Deanna Larocque’s approach to pet nutrition and caring for dogs has earned her a spot in a national publication.
Based in Sicamous, Larocque is a certified clinical pet nutritionist and owner of Mountain K9 Acres. Her focus is providing support for owners of dogs that may be suffering from health issues.
She is an advocate of raw diets tailored to the needs of individual dogs.
“People source me out when their dog has allergies…Then they look to me and say, ‘OK, what do we do, what’s going on?’” said Larocque, who goes over the dog’s history with the client and develops a support program, including a diet plan specially tailored to the dog.
Over the past year-and-a-half, through word of mouth alone, Larocque has provided support for clients throughout the Shuswap, as well as in Vernon and Revelstoke, and in Alberta and the U.S.
Word of mouth also brought Larocque to the attention of Pet Connection: Canada’s Natural Health Magazine for Pets. The August 2020 edition of the magazine will include an article by her on liver cleansing for dogs.
“Everything goes through your liver, all of the chemicals and everything that’s in the environment and even in our household…,” said Larocque.
“It’s taxing on their liver so you have to support their liver and their immune system.”
Larocque said she pursued a pet nutritionist certification after an experience with Wyatt, one of her three dogs, when he was a puppy.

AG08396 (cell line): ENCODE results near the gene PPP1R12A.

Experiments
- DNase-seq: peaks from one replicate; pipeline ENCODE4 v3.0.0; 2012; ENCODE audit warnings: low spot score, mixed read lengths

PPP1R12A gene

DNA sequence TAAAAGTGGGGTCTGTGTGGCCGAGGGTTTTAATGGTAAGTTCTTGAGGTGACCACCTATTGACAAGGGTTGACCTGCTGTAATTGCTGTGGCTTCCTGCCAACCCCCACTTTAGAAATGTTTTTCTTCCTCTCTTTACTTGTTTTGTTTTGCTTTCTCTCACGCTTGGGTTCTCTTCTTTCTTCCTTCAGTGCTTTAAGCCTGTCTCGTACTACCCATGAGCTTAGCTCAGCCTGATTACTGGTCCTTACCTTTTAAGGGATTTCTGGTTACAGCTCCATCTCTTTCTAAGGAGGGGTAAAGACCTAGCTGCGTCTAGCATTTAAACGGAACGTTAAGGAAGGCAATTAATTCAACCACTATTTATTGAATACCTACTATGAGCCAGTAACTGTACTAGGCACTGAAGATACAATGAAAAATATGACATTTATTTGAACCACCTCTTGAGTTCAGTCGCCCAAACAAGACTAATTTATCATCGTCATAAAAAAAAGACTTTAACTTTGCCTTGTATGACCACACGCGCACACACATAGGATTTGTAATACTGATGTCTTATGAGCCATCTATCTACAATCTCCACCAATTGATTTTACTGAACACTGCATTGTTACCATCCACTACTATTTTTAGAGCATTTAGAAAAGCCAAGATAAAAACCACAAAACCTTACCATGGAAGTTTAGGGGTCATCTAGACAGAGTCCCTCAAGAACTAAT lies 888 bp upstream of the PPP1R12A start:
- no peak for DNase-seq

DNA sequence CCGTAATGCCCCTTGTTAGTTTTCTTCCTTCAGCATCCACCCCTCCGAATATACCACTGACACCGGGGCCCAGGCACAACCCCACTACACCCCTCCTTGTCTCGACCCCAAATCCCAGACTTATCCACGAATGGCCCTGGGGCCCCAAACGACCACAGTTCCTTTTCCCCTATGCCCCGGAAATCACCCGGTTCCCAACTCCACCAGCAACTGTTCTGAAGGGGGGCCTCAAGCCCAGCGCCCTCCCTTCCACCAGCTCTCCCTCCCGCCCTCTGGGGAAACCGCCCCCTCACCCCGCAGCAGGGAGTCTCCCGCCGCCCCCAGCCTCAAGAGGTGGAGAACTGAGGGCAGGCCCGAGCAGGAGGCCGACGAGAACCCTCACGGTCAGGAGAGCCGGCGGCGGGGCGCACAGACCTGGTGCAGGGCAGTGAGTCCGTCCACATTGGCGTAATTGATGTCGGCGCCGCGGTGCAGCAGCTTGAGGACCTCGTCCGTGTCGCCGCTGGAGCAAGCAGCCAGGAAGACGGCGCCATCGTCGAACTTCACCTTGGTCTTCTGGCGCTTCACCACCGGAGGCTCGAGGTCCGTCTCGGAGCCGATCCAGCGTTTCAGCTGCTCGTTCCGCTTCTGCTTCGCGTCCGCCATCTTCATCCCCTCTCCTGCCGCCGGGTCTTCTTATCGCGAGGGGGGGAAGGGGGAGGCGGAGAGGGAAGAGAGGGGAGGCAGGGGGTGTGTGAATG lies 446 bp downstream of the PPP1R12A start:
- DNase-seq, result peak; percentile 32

“He was really sick and I went to the vet and did testing and spent tons of money and then I decided to go back to the basics,” said Larocque, who began feeding Wyatt all natural foods. Over time, Wyatt’s issues resolved on their own.
Larocque said dogs are coming down with a lot of ailments that humans do, from allergies to acid reflux, and believes diets are at the root of their problems. In treating dogs, she will develop a natural food diet based on what is ailing them.
“For cancers in dogs, there shouldn’t be any sugar because cancer thrives on sugar…,” said Larocque. “I give them a recipe to follow; we set up a game plan where basically, you alienate certain foods, you start from scratch and use a novel protein, and you do it for four to six weeks and then you go from there.”
Larocque said raw diets for dogs can be controversial among veterinarians. Part of this, she explained, is due to concern dogs won’t receive a balanced diet, that people will just put a chunk of meat in a dog’s food dish. However, she maintains a balanced raw diet is preferable to a reliance on kibble. And she said her clients have been impressed, if not surprised, by the results of transitioning their pets to raw.
“Once they go to raw, I haven’t had one person go back to kibble,” said Larocque. “It’s funny because I get phone calls all the time, ‘My dog isn’t drinking anymore.’ Well, your dog doesn’t need to drink as much because he’s getting all the moisture out of the food. And then, ‘He’s not pooping as much.’ It’s because he’s using all that good food.”
In addition to providing consultations, Larocque is a distributor for different brands of raw food for dogs.
She also makes her own dehydrated dog treats. She also carries a variety of additional protein options, from goat to kangaroo, llama and alpaca, all of which she will deliver to people’s door step.
“I can bring in duck heads and chicken feet and duck feet and a whole bunch of weird stuff so the dogs are always getting something different and exciting because some dogs are kind of picky and you have to change it up sometimes.”
For more information or to arrange a consultation or food delivery, Larocque can be reached by email at firstname.lastname@example.org.